In 1 Samuel 17 we have the story from David’s life that is probably the best known about him. Goliath was an enemy who created fear by his presence, by his weapons and by his voice. In these details, he is an example of the spiritual enemies that we face in our contemporary world.
As far as their presence is concerned, we know that they are everywhere. Sometimes the opposition is public, at other times it is more restrained. Their weapons seem very strong and certainly they are confident of their effectiveness as they wield them in the intellectual and social areas of life. Often the opposition is expressed in well-chosen words, stated with emphasis and direction, and we can feel the sharpness of their attacks.
How do we respond to the conflict? There is little point imitating the methods of Saul’s army, which was to line up daily and listen to the bragging of Goliath. All that did was create fear and confusion and despair in the soldiers of Saul. Instead we should imitate the response of David.
David knew who God was and he knew who Goliath was. For David, the Lord was the living God and uncircumcised Goliath was not in a relationship with him. These two details gave David great hope of defeating the enemy.
Of course, it is easy to stand up among God’s people, even among those who are afraid, and affirm that he is the living God. I suppose any of Saul’s soldiers could have said so. Yet it looks as if none of them had any previous experience of divine help in situations in which the circumstances were all against them. In contrast to them, David had known such situations, in private when he was guarding his father’s sheep and protecting them from wild animals. Those experiences had told David that his God was really alive. It was not merely a theological opinion for him.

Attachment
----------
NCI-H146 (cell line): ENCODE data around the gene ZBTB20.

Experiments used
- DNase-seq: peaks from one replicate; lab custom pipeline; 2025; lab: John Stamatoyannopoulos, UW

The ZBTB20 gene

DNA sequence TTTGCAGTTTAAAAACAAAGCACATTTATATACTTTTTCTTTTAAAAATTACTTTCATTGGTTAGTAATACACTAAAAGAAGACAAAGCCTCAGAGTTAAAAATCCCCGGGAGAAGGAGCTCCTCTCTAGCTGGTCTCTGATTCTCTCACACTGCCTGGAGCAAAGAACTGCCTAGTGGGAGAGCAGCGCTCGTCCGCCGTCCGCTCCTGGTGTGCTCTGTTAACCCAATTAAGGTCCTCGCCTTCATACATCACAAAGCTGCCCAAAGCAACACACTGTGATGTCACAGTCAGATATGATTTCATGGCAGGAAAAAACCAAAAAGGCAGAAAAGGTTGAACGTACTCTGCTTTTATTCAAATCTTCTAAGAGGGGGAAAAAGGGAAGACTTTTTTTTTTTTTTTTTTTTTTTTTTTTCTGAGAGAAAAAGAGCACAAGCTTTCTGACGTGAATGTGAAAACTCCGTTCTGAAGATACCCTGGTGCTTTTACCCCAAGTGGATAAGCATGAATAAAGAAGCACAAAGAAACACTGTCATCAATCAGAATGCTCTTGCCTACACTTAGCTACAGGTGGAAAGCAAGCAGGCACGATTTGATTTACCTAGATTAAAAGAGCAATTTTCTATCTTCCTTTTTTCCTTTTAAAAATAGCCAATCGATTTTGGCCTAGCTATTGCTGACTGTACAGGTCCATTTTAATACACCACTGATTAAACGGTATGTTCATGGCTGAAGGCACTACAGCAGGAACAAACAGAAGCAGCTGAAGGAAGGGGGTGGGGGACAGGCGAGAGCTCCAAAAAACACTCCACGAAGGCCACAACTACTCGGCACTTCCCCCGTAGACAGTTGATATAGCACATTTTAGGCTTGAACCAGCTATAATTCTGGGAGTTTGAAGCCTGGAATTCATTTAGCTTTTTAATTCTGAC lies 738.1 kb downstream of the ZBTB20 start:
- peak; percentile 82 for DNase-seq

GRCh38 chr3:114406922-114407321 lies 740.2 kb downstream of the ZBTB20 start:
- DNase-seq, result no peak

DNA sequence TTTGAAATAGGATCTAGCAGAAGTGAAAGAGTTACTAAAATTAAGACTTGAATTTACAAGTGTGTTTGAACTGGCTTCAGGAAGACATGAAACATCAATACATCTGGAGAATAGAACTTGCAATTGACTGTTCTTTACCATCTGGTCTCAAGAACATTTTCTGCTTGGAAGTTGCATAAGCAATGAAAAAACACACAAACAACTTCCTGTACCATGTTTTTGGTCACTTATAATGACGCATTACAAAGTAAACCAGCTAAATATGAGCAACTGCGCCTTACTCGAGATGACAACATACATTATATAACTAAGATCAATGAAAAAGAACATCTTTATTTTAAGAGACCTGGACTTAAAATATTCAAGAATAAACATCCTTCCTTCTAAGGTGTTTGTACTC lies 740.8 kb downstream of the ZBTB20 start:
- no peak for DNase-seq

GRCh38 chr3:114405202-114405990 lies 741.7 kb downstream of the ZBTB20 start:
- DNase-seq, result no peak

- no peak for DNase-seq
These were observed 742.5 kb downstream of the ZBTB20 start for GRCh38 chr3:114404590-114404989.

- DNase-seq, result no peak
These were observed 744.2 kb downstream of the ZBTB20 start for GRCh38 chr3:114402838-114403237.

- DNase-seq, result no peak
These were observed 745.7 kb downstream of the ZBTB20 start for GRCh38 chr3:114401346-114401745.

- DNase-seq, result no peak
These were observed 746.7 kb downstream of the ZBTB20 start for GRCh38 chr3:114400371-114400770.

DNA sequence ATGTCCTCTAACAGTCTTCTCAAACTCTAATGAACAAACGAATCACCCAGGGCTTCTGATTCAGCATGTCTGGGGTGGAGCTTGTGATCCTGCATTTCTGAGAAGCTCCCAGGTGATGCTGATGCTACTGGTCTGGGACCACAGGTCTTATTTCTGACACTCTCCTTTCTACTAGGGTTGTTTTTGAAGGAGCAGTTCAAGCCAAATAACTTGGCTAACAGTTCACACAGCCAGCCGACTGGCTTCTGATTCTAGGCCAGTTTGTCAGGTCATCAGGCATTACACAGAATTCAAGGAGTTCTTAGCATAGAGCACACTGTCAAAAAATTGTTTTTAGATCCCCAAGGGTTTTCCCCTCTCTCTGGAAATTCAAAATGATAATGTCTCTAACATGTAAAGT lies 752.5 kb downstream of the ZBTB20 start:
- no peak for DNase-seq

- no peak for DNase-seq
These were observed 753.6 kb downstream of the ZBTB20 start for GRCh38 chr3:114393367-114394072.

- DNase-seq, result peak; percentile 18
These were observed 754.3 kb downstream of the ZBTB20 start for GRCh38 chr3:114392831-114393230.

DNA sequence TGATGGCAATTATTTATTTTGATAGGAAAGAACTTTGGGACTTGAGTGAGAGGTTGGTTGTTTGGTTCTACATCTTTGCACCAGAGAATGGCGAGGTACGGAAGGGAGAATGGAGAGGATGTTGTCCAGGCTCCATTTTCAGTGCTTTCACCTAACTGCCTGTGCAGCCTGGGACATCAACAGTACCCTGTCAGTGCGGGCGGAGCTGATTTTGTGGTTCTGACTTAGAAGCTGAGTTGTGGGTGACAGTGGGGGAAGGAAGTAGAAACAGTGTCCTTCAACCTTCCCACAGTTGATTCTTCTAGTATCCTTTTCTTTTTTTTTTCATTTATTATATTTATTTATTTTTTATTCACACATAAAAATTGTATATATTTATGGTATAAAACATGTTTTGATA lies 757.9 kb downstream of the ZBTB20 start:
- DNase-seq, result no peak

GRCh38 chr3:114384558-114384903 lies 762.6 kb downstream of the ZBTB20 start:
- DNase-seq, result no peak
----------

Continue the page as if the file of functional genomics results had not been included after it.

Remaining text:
Moreover, David realised that simple steps can achieve great victories if God is on your side. Saul wanted David to wear the latest armour, but David did not know how to employ it. Instead he preferred to make do with the sling and stones that he had already used effectively.
Inevitably, Goliath treated David and his methods with contempt because as a giant he was accustomed to using his own strength. In contrast, David was confident in the Lord because he was accustomed to experiencing the Lord’s help. We all know the outcome. David triumphed and Goliath lost his head.
The question that faces us is how we react to the Goliaths that confront us. Are we merely like the soldiers of Israel who lined up every day pretending to fight and listened to the same repetitive victory speech from an enemy that they had deduced they could not defeat? Or are we like David who, because he knew God’s power at work in his life, was able to use a simple means to bring great victory? After all, Paul does remind us that the weapons (the gospel) of our warfare can and should pull down enemy strongholds.